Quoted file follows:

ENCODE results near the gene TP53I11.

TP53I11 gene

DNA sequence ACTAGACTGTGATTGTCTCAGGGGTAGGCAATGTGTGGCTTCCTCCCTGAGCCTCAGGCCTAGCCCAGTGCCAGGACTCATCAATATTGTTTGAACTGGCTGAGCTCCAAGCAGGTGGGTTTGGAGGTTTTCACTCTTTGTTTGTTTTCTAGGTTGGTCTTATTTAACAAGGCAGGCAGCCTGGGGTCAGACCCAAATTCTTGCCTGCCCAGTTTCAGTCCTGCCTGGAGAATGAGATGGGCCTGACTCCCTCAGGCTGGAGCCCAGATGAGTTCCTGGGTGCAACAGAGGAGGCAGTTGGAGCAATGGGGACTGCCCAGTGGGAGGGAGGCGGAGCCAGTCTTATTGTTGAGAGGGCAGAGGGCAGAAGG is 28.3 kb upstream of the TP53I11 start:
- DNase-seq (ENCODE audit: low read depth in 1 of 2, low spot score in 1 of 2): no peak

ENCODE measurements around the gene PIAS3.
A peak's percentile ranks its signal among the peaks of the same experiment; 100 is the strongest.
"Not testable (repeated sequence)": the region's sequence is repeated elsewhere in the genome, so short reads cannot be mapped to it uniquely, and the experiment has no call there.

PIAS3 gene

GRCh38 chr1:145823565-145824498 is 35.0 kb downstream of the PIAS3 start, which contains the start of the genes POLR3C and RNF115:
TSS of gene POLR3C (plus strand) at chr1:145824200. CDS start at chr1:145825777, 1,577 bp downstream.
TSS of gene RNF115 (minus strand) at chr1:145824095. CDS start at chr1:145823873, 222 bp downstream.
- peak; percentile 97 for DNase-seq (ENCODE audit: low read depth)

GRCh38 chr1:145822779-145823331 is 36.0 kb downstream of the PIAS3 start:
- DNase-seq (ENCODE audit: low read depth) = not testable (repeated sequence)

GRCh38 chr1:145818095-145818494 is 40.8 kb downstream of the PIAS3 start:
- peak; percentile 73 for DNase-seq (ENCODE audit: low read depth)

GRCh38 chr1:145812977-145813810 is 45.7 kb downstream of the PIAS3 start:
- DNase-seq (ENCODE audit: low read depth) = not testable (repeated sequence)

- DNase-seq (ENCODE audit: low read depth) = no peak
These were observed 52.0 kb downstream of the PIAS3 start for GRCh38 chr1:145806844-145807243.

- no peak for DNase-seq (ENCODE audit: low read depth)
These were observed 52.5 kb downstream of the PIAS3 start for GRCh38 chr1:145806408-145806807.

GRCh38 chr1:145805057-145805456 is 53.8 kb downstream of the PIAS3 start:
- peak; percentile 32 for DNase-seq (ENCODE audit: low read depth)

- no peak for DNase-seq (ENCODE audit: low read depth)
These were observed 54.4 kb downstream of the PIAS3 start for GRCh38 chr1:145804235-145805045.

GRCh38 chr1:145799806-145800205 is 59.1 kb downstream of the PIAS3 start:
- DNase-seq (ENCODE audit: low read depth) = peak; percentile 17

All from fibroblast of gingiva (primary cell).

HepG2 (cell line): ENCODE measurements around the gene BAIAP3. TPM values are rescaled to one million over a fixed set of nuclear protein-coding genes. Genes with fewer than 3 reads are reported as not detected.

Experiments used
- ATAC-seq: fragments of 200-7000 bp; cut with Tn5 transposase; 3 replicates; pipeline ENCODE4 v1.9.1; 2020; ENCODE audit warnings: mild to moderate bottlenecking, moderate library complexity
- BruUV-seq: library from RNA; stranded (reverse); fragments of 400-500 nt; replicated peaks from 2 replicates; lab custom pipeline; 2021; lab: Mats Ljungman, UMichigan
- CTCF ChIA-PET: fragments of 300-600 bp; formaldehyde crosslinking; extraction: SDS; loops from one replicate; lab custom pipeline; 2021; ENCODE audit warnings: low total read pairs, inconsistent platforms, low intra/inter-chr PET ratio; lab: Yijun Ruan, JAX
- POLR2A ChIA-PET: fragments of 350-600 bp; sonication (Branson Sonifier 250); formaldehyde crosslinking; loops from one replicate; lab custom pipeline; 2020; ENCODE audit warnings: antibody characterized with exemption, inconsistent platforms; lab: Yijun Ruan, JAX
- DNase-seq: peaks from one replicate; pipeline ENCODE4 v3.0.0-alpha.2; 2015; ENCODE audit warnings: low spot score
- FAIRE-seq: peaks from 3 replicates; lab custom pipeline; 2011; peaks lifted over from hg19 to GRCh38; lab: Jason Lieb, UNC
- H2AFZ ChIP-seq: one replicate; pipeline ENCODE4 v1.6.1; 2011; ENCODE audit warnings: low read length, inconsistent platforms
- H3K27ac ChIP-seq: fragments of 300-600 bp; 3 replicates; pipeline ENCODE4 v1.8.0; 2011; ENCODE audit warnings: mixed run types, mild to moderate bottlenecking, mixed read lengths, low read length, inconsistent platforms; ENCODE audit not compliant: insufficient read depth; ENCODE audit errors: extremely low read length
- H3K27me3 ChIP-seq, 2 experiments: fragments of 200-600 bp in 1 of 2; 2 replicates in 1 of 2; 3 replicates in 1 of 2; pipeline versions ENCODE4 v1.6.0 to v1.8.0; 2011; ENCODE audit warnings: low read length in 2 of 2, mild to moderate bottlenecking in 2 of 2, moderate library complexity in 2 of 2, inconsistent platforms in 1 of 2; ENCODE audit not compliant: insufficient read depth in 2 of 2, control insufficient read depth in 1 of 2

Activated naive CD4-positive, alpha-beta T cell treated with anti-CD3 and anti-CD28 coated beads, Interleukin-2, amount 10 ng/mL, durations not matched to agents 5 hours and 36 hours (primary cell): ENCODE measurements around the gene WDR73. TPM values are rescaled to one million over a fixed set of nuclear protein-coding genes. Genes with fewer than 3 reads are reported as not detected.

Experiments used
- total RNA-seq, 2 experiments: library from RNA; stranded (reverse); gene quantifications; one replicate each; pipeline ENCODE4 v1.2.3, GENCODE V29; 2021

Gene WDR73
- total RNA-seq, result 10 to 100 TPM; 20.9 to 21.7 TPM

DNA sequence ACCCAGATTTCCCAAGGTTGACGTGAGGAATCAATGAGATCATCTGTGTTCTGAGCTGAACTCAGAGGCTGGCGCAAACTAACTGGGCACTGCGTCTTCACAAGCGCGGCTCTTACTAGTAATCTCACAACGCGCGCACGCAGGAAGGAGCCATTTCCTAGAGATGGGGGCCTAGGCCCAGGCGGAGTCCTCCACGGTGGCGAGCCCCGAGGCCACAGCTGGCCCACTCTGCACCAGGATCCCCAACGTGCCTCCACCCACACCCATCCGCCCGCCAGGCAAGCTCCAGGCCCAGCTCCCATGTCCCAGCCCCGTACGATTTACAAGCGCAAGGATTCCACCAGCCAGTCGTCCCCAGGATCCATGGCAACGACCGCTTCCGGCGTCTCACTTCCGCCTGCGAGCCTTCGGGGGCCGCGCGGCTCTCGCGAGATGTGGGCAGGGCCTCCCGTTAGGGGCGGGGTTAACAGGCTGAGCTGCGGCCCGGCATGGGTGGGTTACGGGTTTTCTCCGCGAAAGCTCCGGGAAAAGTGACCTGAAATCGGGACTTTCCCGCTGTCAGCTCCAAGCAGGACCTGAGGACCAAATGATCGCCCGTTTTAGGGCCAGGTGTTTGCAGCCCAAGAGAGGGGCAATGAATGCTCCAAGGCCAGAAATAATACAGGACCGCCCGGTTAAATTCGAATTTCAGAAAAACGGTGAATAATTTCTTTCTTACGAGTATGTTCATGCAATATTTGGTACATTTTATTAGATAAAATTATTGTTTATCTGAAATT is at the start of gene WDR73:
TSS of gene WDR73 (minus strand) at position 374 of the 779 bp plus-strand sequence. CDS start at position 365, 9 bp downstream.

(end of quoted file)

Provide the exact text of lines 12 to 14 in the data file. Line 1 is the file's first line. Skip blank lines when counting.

- peak; percentile 97 for DNase-seq (ENCODE audit: low read depth)

GRCh38 chr1:145822779-145823331 is 36.0 kb downstream of the PIAS3 start:
- DNase-seq (ENCODE audit: low read depth) = not testable (repeated sequence)